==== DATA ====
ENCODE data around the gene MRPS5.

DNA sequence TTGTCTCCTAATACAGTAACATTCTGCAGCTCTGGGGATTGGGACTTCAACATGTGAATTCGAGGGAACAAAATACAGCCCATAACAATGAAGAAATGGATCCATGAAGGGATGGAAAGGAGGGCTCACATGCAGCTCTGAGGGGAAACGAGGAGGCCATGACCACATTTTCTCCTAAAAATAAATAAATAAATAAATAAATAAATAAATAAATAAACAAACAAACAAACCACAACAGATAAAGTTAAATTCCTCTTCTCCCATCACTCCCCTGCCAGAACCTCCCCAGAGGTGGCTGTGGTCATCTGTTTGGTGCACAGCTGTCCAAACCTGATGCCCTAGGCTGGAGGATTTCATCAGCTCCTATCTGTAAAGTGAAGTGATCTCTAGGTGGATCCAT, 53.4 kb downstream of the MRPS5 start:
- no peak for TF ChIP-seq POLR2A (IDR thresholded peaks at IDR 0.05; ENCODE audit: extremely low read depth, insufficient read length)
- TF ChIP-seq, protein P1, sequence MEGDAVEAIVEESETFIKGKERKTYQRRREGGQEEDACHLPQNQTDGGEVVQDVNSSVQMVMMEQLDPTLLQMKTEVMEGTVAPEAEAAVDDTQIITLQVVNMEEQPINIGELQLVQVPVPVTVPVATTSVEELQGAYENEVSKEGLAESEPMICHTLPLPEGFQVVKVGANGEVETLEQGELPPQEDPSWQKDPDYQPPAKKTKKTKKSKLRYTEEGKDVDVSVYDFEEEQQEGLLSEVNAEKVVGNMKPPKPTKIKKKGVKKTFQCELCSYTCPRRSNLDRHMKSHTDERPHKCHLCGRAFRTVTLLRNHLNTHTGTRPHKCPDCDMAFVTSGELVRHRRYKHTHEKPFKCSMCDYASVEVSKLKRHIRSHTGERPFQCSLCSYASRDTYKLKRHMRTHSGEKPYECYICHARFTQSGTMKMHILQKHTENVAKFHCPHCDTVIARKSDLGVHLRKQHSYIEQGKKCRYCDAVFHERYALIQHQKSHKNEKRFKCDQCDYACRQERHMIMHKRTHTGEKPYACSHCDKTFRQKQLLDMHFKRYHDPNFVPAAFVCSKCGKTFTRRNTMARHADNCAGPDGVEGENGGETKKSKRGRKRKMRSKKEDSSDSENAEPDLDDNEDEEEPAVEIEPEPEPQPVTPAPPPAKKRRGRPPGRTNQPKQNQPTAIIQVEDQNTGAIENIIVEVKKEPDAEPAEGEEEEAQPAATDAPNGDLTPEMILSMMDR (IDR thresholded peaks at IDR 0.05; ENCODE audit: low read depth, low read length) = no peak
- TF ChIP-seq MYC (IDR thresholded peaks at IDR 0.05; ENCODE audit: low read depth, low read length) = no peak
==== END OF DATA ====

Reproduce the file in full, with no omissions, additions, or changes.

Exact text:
ENCODE data around the gene MRPS5.

DNA sequence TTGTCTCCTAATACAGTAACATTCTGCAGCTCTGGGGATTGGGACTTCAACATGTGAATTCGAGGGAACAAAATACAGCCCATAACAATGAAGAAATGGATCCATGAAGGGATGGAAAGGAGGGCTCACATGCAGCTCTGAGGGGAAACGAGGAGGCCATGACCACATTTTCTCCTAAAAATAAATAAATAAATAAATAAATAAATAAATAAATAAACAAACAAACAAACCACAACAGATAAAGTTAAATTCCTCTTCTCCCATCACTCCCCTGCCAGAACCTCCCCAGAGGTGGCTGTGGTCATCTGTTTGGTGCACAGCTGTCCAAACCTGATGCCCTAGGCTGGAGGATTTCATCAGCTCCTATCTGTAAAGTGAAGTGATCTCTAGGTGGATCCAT, 53.4 kb downstream of the MRPS5 start:
- no peak for TF ChIP-seq POLR2A (IDR thresholded peaks at IDR 0.05; ENCODE audit: extremely low read depth, insufficient read length)
- TF ChIP-seq, protein P1, sequence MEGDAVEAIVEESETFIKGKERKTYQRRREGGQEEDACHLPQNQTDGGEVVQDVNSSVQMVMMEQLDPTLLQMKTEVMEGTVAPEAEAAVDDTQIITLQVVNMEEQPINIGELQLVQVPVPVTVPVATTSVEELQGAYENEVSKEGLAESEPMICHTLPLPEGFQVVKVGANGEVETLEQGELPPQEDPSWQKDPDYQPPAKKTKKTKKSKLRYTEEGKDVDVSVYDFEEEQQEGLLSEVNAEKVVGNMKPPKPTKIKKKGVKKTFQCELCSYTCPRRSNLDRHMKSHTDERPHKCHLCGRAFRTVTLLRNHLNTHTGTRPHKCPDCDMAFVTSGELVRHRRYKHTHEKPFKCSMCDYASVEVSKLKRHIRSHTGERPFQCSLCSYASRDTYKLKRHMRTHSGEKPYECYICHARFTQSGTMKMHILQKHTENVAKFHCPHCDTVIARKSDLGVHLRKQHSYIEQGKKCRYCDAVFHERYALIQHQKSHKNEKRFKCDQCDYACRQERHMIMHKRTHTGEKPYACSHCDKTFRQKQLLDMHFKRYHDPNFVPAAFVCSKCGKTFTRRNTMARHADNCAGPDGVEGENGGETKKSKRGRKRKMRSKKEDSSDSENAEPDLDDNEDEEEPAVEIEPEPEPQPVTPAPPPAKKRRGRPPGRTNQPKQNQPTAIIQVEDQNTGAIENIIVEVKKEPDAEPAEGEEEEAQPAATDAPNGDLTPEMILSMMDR (IDR thresholded peaks at IDR 0.05; ENCODE audit: low read depth, low read length) = no peak
- TF ChIP-seq MYC (IDR thresholded peaks at IDR 0.05; ENCODE audit: low read depth, low read length) = no peak